Manata is a ribbon pasta, found in the Castelmezzano area of Basilicata. It uses a very interesting method to make it, which doesn’t involve rolling out a sfoglia first. Its name changes depending on where you are in southern Italy – down the road in the village of Ginestra it’s called dors in the local dialect. Luigia has a ready laugh and isn’t at all fazed being filmed in a local restaurant. She says: “I was part of a large family and we had to make pasta – we couldn’t afford to buy it.” Squeezing and stretching the dough, she creates a kind of short tagliatelle, which she then serves with a simple chickpea and tomato condiment. “This is a typical way to serve this pasta,” she says.
For the pasta
400g semolina flour
Pinch of salt
For the chickpea and tomato sauce
3-4tbsp extra virgin olive oil
1 onion, chopped
300g cooked tin or jarred chickpeas
Handful of fresh basil leaves
Extra virgin olive oil, to drizzle
Make the durum wheat pasta dough as described. The easiest way to describe how to make manata ribbons is to refer you to Luigia’s video on the Pasta Grannies channel on YouTube. But if you don’t have access to the Internet, here goes…
Once your dough has rested, press it into a slipper shape. You want to make a ring of pasta: use a sharp knife to slice down the middle to create a horizontal slit all the way through the dough. Using the palms of your hands, gently widen the slit and rotate the dough round, shaping it into a ring. Keep rolling and working the dough around the circle, to increase its circumference and thin out the dough. Keep going until you have a smooth rope which is about 1cm in diameter. Then, channelling your childhood rodeo cowboy dreams, loosely loop the rope around one hand about six times.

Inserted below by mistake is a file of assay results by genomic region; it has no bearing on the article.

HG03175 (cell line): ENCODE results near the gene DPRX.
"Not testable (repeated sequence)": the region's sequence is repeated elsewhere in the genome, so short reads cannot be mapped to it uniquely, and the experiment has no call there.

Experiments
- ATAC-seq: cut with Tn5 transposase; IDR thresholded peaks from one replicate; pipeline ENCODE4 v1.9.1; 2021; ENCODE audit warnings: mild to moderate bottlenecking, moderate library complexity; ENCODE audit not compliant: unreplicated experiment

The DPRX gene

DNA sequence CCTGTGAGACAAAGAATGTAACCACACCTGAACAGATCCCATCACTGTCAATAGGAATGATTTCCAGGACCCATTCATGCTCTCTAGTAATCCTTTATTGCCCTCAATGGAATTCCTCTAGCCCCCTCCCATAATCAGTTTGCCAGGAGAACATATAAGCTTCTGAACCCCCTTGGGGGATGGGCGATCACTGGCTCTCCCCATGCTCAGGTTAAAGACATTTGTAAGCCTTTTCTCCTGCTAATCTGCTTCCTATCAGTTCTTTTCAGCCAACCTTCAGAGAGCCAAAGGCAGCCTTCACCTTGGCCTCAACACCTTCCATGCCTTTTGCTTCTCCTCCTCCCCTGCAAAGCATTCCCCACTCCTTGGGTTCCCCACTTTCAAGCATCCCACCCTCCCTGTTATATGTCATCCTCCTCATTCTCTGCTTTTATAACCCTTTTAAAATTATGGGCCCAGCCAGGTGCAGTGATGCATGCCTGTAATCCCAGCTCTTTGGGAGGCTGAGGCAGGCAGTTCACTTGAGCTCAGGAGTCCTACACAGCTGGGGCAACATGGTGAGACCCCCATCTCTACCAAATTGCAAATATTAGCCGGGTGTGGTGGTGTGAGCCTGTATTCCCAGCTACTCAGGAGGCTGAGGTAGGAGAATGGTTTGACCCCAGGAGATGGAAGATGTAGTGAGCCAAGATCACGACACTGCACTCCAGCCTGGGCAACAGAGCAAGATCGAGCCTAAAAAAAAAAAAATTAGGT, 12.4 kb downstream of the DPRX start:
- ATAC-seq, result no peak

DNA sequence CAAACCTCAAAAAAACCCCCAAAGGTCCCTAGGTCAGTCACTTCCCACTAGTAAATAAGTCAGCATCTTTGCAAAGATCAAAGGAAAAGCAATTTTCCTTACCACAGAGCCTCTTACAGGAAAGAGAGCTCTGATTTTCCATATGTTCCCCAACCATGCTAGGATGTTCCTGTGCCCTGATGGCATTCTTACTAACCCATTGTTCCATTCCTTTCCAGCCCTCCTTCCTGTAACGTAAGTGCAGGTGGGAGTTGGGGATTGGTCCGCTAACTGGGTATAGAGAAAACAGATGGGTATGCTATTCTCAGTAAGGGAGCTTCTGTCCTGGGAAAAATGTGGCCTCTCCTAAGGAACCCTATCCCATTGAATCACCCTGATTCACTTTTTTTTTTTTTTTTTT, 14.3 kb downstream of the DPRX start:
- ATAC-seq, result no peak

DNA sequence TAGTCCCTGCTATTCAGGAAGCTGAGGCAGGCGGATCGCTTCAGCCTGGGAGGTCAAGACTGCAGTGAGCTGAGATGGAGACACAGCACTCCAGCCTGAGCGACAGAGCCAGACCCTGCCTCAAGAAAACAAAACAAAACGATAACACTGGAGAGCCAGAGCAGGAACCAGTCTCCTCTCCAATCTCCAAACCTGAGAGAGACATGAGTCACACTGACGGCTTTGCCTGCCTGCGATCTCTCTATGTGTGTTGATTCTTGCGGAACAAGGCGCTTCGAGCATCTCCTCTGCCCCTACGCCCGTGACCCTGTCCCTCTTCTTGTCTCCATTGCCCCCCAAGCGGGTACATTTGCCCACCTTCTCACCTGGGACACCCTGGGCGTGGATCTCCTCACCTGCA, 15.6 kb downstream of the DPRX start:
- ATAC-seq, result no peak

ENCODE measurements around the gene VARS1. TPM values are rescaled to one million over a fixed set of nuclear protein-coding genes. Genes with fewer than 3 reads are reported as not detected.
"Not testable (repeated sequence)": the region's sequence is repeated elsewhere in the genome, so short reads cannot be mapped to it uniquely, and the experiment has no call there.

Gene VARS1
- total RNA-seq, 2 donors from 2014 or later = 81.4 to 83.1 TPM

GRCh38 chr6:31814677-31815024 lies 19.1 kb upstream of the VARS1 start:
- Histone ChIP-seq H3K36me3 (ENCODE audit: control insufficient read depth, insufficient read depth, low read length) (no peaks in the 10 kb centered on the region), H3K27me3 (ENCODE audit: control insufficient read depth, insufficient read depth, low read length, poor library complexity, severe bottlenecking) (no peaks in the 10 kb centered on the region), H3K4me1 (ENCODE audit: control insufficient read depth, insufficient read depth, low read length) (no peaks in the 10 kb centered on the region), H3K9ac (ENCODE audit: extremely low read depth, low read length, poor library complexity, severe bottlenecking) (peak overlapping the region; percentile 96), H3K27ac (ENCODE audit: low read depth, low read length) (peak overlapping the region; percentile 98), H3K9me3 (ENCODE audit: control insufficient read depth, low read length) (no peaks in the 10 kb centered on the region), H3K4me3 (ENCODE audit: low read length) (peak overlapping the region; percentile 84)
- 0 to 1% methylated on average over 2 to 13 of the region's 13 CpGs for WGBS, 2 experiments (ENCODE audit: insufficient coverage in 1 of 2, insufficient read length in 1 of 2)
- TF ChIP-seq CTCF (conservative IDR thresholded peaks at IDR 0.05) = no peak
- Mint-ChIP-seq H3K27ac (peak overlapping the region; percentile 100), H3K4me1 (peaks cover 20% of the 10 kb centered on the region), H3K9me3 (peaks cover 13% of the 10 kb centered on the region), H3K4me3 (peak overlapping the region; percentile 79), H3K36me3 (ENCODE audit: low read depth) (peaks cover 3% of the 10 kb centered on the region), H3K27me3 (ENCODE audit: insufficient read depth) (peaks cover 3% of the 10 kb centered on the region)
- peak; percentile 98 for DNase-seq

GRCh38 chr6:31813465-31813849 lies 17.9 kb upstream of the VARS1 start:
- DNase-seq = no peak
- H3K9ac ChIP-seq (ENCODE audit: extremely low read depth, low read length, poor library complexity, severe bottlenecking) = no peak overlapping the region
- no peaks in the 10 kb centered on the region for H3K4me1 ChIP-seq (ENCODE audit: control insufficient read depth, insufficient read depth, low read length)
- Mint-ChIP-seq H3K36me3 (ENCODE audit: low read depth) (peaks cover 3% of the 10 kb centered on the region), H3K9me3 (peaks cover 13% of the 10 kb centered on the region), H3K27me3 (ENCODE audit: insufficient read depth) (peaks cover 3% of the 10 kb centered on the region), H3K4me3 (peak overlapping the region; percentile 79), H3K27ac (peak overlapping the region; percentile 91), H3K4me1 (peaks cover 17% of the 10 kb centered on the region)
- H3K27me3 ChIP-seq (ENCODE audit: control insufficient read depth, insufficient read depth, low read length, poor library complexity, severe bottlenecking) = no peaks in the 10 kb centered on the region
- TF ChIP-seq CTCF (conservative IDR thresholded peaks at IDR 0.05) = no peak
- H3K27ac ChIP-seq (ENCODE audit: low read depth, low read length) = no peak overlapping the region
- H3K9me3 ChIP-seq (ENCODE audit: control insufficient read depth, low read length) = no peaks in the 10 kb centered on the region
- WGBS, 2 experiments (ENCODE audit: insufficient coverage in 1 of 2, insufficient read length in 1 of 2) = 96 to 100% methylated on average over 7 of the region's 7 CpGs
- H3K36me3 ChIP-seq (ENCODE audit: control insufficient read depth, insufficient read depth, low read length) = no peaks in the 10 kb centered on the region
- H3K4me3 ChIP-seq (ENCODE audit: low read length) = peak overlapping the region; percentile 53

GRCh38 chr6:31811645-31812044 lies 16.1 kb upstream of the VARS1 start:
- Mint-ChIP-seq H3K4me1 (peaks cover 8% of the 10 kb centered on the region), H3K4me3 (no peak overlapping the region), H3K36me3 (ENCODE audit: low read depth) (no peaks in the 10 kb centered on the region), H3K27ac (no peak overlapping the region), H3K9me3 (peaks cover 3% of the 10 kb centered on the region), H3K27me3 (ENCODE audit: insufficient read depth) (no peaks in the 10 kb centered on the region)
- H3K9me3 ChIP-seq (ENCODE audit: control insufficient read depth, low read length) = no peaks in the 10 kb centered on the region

Hold the coiled rope in both hands, palms up. Decide which is your squeezing hand and place that in front of what is now your pulling hand. Use your pulling hand to stretch the pasta towards your body, feeding it through the hand in front, which squeezes it as it passes through. Make sure to keep your pasta ropes well floured.
The strands will increase in length and once they are long enough, you can loop them over your hand again a few times and repeat the process. Stop when the ribbons resemble tagliatelle. (In Abruzzo, by the way, this process results in a pasta called maccheroni alla mugnaia, which stays as one long loop.) Slice the ribbons into 10cm lengths. Leave them spread out on the board or tray to dry a little. To make the chickpea and tomato sauce, heat the oil in a saucepan over a medium heat and sauté the onion until it is soft; this will take a good 5 minutes. Add the chickpeas, passata, salt and basil leaves and give everything a good stir. Leave the sauce to simmer for 10 minutes, until it has thickened slightly. Bring a large saucepan of water to the boil, add some salt and return to the boil. Throw the pasta ribbons in and cook for a few minutes – check one to make sure it’s cooked. Drain and add the pasta to the chickpeas. Drizzle a little extra virgin olive oil over everything before serving.